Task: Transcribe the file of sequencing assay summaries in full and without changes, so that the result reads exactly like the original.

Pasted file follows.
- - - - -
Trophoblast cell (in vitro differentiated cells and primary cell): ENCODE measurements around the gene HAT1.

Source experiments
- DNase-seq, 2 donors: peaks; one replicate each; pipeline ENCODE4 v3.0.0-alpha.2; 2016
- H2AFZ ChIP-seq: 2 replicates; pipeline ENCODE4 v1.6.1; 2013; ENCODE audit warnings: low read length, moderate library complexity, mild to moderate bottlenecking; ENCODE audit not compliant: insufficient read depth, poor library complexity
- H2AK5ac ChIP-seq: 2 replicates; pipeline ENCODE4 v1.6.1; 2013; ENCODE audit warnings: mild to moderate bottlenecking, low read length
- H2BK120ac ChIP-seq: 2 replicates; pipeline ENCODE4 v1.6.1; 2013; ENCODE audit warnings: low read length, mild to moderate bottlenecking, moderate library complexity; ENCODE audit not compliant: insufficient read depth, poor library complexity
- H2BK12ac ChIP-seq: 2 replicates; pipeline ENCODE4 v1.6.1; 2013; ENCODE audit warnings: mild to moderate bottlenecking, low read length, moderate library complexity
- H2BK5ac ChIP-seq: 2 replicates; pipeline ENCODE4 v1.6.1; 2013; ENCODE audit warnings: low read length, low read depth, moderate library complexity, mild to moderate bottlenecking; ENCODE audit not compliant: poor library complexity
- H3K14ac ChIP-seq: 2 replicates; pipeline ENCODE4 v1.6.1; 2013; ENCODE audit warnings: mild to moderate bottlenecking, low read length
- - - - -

Trophoblast cell (in vitro differentiated cells and primary cell): ENCODE measurements around the gene HAT1.

Source experiments
- DNase-seq, 2 donors: peaks; one replicate each; pipeline ENCODE4 v3.0.0-alpha.2; 2016
- H2AFZ ChIP-seq: 2 replicates; pipeline ENCODE4 v1.6.1; 2013; ENCODE audit warnings: low read length, moderate library complexity, mild to moderate bottlenecking; ENCODE audit not compliant: insufficient read depth, poor library complexity
- H2AK5ac ChIP-seq: 2 replicates; pipeline ENCODE4 v1.6.1; 2013; ENCODE audit warnings: mild to moderate bottlenecking, low read length
- H2BK120ac ChIP-seq: 2 replicates; pipeline ENCODE4 v1.6.1; 2013; ENCODE audit warnings: low read length, mild to moderate bottlenecking, moderate library complexity; ENCODE audit not compliant: insufficient read depth, poor library complexity
- H2BK12ac ChIP-seq: 2 replicates; pipeline ENCODE4 v1.6.1; 2013; ENCODE audit warnings: mild to moderate bottlenecking, low read length, moderate library complexity
- H2BK5ac ChIP-seq: 2 replicates; pipeline ENCODE4 v1.6.1; 2013; ENCODE audit warnings: low read length, low read depth, moderate library complexity, mild to moderate bottlenecking; ENCODE audit not compliant: poor library complexity
- H3K14ac ChIP-seq: 2 replicates; pipeline ENCODE4 v1.6.1; 2013; ENCODE audit warnings: mild to moderate bottlenecking, low read length